Newswise — The presence of a protein expressed by the liver which inhibits insulin action may identify individuals more likely to develop type 2 diabetes, according to a new study led by a researcher from the UCSD School of Medicine, to be published July 9 in the Journal of the American Medical Association (JAMA.)
Researchers led by Joachim H. Ix, M.D., M.A.S., assistant professor in the Division of Nephrology and Hypertension and the Division of Preventive Medicine at UC San Diego and at the San Diego Veterans Affairs Healthcare System, found that higher serum levels of a protein called fetuin-A, produced by liver cells, was associated with type 2 diabetes in humans, independent of other risk factors.
"Higher fetuin-A was associated with a 1.7-fold increased risk of diabetes, when adjusted for other factors," said Ix. Despite compelling laboratory and animal data of the protein's role in insulin resistance, until now the association of fetuin-A with new development of type 2 diabetes had not been evaluated in humans, according to Ix. "On the basis of this study, fetuin-A might be considered as a novel therapeutic target for prevention or treatment of insulin resistance,' he said.
Type 2 diabetes is a metabolic disorder characterized by insulin resistance that has become a global epidemic. The increased prevalence of obesity is a major contributing factor; however diabetes does not develop in all obese individuals, and reasons why one individual develops type 2 diabetes while another dose not are largely unknown.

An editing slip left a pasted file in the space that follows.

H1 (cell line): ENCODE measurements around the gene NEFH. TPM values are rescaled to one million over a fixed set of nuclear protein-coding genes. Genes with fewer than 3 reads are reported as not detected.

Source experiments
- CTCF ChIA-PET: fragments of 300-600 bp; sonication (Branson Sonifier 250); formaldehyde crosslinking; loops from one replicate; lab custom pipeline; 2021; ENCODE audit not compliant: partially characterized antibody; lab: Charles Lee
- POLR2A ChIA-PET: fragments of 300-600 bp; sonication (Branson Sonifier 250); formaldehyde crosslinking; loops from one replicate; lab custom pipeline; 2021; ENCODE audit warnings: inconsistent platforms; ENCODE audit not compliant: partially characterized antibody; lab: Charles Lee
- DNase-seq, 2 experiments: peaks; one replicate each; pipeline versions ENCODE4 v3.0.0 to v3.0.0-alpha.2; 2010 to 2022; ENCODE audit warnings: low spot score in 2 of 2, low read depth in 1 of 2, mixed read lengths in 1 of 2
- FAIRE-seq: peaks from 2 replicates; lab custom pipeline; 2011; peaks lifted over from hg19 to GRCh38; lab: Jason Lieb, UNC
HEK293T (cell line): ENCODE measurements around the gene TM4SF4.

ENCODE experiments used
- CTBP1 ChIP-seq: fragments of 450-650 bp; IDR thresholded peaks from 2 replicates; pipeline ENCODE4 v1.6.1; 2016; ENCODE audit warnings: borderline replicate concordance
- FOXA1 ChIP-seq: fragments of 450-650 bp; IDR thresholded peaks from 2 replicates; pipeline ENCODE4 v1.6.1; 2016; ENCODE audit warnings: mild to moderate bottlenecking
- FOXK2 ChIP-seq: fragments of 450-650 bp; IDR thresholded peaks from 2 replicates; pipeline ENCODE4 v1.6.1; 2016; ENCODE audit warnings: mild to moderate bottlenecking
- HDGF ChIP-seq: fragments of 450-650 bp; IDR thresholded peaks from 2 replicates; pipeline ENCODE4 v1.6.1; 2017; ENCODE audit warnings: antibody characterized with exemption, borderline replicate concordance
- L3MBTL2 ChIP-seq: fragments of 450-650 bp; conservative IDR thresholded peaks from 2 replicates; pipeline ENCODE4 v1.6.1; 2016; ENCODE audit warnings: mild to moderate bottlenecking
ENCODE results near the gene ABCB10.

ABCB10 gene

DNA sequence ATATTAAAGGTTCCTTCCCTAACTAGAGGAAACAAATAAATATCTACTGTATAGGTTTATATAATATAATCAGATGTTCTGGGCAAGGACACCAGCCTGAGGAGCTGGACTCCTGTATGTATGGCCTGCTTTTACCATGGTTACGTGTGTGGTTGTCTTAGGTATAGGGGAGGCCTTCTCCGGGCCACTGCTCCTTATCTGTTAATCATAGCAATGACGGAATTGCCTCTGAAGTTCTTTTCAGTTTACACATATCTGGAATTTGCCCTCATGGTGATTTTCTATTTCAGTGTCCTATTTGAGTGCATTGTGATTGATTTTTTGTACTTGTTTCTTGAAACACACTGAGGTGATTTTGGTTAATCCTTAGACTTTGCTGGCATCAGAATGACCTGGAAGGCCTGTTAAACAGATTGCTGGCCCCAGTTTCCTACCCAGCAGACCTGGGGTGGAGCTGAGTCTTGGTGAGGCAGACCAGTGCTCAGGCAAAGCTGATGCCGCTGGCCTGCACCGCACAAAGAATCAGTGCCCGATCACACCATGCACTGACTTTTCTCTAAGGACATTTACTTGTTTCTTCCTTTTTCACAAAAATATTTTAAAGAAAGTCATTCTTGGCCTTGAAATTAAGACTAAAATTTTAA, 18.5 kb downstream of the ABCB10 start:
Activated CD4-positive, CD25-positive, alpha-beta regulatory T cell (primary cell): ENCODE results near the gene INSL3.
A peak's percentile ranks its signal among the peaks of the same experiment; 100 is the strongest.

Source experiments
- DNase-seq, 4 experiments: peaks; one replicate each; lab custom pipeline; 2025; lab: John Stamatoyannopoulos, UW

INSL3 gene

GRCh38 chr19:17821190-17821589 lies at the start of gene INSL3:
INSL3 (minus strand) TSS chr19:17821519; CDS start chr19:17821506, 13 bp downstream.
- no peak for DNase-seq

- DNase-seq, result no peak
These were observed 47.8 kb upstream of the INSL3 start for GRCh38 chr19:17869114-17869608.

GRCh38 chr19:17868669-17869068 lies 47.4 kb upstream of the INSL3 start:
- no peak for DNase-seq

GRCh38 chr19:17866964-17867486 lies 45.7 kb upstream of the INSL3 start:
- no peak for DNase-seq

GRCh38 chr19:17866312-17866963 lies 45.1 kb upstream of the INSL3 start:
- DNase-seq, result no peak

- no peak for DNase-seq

Recent research shows that proteins from fat tissue called adipocytokines regulate the metabolism of blood sugar or glucose, and may ultimately prove to be a target for new diabetes therapies. In contrast, fetuin-A is produced in liver cells, and is secreted into blood. In laboratory studies, fetuin-A binds to the insulin receptor found in muscle and fat, resulting in insulin resistance " the hallmark of diabetes. Preliminary data from a separate study of participants without diabetes had shown an association between fetuin-A and insulin resistance.
In this study, the researchers measured levels of fetuin-A in 519 diabetes-free individuals aged 70 to 79 years, and followed them for development of diabetes for six years. Participants with the highest levels of fetuin-A showed a higher risk of developing diabetes, when compared to those with low levels. The association was not affected by levels of adipocytokines.
"The associations we demonstrate are independent of an individual's level of physical activity, the presence of inflammation or other common measures of insulin resistance," said Ix. "The results were also similar in participants, regardless of gender, race or obesity status."
The researchers also state that further studies should evaluate whether the results prove true in middle-aged individuals in whom the incidence rate of type 2 diabetes is highest.
Additional contributors to this study include Christina L. Wassel, M.S., University of Minnesota and University of California, San Francisco; Alka M. Kanaya, M.D. and Eric Vittinghoff, Ph.D., UC San Francisco; Steven R. Cummings, M.D., UC San Francisco and California Pacific Medical Center; Michael G. Shlipak, M.D., MPH, UC San Francisco and San Francisco Veterans Affairs Healthcare System; Karen C. Johnson, M.D., MPH, University of Tennessee Health Science Center; Annemarie Koster, Ph.D., and Tamara B. Harris, M.D., National Institute on Aging; and Jane A. Cauley, Dr.Ph., University of Pittsburgh.